‘Locals priced out’ by beach huts hike
- Credit: Archant
Residents fear Sidmouth’s beach huts are being turned into a ‘cash cow’ for ‘the privileged few’ as the district council looks to almost double the cost of renting one.
Users in the town paid £521.67, excluding VAT, to rent a property in 2015/16, but that is set to rise to £762 this year and to £1,002 in 2017/18.
The price hike, set to be confirmed early next week, comes after East Devon District Council (EDDC) bowed to public pressure and scrapped proposals to sell five-year leases for the properties on the open market last year.
The authority says its current fees are ‘very low’ when compared to other areas and the increase is a ‘fair reflection of the market’.
Some users of the huts in Sidmouth have expressed their disappointment.
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Anna Thompson, who has rented huts at Jacob’s Ladder, branded the increases as ‘just greedy’ and ‘probably trying to justify the previous option of opening bidding up outside the area’. “These huts should not be a cash cow for the benefit of the privileged few,” she said.
Sandra Chapman waited eight years for her beach hut, only for it to be broken into within a week last summer. She was ‘totally disappointed’ in its condition and said: “A lack of security, damp and rotting sheds can make even a beautiful spot unattractive. I think we will let someone else have the stress this year and let them pay highly for the privilege.”
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In Beer, the cost of 44 of its sites will rise from £315.83 to £606 in 2017/18, while the price of the remaining 12 plots will increase by £411.53 to £858 over the same period, all plus VAT.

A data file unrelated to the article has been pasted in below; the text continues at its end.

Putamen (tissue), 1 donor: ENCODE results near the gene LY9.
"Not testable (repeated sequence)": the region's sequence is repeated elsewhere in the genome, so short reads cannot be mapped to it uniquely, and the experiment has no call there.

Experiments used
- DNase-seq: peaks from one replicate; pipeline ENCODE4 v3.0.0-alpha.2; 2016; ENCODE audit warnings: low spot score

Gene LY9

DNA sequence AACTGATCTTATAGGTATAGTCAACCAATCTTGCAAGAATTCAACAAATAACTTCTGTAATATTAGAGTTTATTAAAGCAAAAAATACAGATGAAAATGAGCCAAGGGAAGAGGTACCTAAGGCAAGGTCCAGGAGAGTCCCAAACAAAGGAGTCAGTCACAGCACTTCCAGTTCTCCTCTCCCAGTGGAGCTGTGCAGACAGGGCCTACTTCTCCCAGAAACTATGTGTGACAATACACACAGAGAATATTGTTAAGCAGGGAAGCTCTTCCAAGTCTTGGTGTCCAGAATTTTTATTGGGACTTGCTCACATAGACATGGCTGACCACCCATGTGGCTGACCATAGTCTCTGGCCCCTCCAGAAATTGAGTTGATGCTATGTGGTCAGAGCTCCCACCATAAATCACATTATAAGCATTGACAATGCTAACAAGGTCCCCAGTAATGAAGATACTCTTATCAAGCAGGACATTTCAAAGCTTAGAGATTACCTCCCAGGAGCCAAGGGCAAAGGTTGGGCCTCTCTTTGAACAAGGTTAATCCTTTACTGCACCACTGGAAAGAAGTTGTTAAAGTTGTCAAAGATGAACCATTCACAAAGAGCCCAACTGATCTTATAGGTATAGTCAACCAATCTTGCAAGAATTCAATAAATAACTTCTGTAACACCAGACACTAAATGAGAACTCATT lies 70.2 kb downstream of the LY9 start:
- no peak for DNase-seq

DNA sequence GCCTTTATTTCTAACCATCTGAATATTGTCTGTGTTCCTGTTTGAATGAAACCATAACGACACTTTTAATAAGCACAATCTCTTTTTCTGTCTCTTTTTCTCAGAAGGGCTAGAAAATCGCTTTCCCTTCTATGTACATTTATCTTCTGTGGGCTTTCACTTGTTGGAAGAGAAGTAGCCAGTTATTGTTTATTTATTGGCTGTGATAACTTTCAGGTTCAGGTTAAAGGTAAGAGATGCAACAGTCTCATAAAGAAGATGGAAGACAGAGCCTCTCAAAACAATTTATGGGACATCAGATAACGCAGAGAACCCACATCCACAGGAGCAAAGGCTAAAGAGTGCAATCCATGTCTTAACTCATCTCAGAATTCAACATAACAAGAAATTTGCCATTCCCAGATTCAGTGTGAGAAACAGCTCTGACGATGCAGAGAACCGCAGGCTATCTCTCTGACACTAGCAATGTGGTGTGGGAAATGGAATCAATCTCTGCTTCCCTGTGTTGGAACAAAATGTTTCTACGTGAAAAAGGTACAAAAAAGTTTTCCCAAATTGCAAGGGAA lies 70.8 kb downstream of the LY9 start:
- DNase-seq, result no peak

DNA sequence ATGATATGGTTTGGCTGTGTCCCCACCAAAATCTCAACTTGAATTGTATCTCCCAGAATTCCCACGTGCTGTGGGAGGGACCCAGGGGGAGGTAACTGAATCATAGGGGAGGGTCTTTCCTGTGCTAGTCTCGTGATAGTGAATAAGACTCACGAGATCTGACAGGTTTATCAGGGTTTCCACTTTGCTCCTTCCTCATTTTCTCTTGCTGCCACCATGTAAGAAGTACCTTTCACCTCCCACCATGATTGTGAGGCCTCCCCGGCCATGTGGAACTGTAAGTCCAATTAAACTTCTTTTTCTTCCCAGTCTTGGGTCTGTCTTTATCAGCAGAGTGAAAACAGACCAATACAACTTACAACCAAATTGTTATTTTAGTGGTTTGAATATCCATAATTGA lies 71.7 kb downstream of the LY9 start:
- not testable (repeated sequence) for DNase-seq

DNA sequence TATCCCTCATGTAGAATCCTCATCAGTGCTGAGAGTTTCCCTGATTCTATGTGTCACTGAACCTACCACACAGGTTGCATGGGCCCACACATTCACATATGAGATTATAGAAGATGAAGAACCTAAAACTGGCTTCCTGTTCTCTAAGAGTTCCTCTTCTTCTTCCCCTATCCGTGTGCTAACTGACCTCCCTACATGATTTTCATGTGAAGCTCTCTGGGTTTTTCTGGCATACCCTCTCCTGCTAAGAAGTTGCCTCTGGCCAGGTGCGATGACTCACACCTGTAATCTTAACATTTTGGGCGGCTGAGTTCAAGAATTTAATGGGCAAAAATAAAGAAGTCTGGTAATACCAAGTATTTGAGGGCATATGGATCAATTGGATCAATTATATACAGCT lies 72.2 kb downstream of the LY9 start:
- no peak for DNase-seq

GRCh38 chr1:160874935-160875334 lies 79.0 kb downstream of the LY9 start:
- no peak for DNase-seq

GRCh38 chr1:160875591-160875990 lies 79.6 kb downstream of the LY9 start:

Karen Stevens, whose family has had a beach hut in the village for ‘50-odd years’, said: “It would appear that EDDC have got their own way in the end by pricing many locals out by such increases.” She questioned, with worse summers than in the past, if it was worth the increased cost. In 2007, her records show she only paid £115.50, plus VAT.
An EDDC spokeswoman said: “Beach huts are an incredibly important asset to our seaside communities and so the council worked very carefully to make sure that people were consulted on any proposed changes. The council’s hire fees are currently very low and increased charges have been benchmarked with other local authorities. A great deal of work has been carried out to ensure these increases are a fair reflection of the market. The final fees will be not be confirmed until early next week as they are still going through the approval process.”
EDDC will also be meeting with seaside town and parish councils to understand what they think are the best local solutions - and how they might want to take responsibility for some of the huts. Sidmouth Town Council chairman Jeff Turner said: “We would certainly take a look at it [taking on the beach huts] with a view to seeing whether we could make a viable business of it.”
He added that there may be a market for short-term leases to benefit holidaymakers, but there would be costs involved in managing the system.